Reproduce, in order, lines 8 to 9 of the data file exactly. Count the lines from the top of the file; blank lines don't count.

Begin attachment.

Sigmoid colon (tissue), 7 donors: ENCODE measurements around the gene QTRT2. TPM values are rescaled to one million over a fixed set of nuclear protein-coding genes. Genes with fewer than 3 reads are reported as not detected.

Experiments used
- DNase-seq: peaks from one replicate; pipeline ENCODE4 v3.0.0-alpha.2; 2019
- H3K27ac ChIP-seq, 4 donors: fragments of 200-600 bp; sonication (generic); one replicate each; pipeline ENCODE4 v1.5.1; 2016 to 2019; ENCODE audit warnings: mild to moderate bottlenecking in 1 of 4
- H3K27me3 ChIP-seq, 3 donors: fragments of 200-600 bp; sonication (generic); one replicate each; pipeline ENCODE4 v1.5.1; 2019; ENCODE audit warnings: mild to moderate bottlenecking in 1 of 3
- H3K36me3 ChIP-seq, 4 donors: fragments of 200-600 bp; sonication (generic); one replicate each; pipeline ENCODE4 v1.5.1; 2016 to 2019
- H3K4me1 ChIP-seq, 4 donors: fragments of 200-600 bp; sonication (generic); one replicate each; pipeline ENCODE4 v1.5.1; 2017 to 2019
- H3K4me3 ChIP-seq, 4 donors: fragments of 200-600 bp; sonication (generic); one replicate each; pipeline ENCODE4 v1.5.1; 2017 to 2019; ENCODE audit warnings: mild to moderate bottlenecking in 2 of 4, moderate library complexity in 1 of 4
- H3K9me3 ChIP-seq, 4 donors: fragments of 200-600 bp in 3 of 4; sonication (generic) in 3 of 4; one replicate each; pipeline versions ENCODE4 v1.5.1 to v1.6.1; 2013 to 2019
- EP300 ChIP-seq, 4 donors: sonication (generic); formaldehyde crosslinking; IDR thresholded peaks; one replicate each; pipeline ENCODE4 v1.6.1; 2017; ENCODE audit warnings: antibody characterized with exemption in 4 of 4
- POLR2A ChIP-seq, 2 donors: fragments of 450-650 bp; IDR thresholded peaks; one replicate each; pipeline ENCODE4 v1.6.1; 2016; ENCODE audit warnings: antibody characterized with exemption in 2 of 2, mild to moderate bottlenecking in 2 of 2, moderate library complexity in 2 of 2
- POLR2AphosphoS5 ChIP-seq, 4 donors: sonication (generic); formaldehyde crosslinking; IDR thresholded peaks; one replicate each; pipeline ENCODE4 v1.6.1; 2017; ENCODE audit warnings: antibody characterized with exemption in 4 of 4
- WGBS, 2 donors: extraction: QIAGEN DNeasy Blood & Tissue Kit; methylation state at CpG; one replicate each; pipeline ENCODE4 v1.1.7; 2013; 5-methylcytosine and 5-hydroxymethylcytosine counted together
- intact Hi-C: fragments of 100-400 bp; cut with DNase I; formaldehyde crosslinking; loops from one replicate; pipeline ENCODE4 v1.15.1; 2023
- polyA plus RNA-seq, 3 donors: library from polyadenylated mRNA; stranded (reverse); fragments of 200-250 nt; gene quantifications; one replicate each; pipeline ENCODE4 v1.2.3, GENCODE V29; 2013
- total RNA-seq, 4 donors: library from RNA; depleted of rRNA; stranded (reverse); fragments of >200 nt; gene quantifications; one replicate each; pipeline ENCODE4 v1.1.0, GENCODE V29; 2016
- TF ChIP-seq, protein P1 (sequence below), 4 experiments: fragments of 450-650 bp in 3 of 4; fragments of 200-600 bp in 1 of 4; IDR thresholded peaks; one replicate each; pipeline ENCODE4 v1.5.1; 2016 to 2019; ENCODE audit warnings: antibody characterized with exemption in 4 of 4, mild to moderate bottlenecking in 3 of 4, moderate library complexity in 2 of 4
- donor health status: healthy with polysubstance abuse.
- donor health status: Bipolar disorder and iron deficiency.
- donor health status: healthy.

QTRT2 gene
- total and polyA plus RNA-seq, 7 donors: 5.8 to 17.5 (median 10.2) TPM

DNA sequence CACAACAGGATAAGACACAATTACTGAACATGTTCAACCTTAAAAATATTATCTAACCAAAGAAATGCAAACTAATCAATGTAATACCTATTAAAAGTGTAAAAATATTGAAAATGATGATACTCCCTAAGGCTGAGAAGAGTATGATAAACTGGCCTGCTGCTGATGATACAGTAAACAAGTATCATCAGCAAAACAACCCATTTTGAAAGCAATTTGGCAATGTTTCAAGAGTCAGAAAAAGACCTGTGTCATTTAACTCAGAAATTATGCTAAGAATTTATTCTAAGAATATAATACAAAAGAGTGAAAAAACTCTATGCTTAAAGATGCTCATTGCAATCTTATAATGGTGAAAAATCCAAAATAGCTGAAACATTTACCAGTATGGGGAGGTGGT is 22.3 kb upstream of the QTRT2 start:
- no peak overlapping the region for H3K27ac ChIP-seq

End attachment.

- H3K4me3 ChIP-seq, 4 donors: fragments of 200-600 bp; sonication (generic); one replicate each; pipeline ENCODE4 v1.5.1; 2017 to 2019; ENCODE audit warnings: mild to moderate bottlenecking in 2 of 4, moderate library complexity in 1 of 4
- H3K9me3 ChIP-seq, 4 donors: fragments of 200-600 bp in 3 of 4; sonication (generic) in 3 of 4; one replicate each; pipeline versions ENCODE4 v1.5.1 to v1.6.1; 2013 to 2019